Child labour and school attendance - Evidence from MICS and DHS surveys

Child labour is one of the obstacles on the way to the Millennium Development Goal of universal primary education. This paper presents data on child labour and school attendance from 35 household surveys that cover one quarter of the world’s population. The data were collected with Demographic and Health Surveys (DHS) and Multiple Indicator Cluster Surveys (MICS) between 1999 and 2005. Estimates for child labour and school attendance are described at the aggregate level for each country, as well as disaggregated by age, sex, place of residence and household wealth. A series of bivariate probit regressions identifies the determinants of child labour and school attendance at the household level. Children from poor households and from households without a formally educated household head are more likely to be engaged in child labour and less likely to attend school than members of rich households and children living with an educated household head. This finding lends strong support to the hypothesis that poverty is the root cause of child labour. The paper concludes with recommendations for targeted cash transfers as a means to increase school attendance and reduce child labour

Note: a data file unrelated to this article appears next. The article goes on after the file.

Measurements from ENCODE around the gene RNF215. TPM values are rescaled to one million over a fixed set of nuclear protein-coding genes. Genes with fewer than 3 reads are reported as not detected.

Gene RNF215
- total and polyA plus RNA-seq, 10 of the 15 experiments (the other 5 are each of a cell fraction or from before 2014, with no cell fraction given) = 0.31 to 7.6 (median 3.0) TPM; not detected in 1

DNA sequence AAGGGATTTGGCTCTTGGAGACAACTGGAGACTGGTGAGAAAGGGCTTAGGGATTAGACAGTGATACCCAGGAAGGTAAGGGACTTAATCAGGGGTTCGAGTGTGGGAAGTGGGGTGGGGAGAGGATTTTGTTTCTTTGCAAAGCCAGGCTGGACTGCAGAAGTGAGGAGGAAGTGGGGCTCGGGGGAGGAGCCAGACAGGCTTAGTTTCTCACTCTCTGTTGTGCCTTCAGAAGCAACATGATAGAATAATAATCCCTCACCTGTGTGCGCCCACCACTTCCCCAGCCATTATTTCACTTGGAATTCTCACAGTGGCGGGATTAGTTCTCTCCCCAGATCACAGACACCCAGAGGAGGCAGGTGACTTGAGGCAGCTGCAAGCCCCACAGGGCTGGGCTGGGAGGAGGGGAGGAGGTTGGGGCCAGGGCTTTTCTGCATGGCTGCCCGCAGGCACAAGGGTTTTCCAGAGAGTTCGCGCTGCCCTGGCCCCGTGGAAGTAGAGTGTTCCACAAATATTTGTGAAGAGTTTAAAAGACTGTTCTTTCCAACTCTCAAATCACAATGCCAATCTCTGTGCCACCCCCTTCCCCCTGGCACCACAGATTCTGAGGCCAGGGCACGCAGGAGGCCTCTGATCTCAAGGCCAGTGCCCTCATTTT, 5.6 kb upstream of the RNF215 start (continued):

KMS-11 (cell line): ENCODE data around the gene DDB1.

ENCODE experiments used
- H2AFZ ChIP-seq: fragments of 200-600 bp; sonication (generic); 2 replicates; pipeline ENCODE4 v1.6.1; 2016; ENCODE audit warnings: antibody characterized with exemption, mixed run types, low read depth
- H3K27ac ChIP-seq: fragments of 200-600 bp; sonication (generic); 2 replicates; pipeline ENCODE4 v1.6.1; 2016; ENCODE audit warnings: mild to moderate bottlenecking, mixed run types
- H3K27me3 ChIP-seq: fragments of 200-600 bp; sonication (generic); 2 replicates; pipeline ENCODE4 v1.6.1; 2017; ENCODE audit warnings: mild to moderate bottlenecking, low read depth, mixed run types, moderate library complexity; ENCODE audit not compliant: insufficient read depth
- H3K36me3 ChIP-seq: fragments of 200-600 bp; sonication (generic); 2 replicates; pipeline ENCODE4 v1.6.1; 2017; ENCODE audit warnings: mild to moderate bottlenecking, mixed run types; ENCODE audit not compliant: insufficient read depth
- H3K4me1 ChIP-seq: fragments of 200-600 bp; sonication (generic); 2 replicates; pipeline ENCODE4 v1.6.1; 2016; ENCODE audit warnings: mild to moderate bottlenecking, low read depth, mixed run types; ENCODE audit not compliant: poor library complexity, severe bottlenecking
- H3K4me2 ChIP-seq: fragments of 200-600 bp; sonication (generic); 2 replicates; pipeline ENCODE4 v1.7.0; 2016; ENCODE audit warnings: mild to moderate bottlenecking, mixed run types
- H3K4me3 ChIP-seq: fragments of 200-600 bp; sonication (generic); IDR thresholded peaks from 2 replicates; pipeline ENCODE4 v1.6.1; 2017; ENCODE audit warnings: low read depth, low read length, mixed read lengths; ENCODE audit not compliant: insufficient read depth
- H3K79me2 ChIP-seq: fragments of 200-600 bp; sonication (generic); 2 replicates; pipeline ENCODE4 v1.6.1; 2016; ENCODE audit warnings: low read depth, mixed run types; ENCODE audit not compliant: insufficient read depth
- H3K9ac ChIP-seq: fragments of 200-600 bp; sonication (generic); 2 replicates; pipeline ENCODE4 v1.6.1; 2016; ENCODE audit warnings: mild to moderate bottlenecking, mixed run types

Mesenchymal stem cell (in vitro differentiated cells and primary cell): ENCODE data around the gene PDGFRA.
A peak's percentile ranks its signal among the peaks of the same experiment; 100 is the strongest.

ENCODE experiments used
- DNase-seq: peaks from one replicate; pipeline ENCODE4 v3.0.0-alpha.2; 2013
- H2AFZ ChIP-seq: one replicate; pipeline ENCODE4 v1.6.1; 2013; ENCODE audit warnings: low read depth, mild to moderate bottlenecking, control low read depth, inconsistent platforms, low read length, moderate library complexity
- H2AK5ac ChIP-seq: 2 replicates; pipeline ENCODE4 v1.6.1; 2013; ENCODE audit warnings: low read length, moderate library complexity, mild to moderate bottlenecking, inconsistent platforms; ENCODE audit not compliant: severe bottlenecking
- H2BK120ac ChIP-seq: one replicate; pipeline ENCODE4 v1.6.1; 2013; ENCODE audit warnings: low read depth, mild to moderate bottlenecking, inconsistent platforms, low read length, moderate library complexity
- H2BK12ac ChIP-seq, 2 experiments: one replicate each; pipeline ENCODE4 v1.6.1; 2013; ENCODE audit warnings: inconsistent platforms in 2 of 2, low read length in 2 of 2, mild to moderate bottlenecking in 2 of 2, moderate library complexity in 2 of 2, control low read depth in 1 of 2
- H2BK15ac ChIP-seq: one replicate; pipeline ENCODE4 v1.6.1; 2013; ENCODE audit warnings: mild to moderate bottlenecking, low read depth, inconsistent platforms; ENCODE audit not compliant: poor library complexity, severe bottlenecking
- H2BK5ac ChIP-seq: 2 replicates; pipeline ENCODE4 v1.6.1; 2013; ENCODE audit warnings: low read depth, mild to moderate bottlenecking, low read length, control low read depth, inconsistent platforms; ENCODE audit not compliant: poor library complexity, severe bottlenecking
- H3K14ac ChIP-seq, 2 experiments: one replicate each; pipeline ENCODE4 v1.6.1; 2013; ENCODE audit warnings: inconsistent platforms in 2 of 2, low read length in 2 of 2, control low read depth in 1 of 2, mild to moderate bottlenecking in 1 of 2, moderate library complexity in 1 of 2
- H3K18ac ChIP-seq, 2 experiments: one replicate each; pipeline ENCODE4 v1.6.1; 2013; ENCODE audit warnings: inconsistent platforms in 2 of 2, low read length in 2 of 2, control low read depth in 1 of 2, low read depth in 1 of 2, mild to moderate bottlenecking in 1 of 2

Published 2011-07-20

Document Information

Publication year
2008
Author(s)
Huebler, Friedrich
Format
pdf, 29p, Tab.
Rights
Friedrich Huebler, UNICEF
Creative Commons License
None

Related Documents

Document Information

Publication year
2008
Author(s)
Huebler, Friedrich
Format
pdf, 29p, Tab.
Rights
Friedrich Huebler, UNICEF
Creative Commons License
None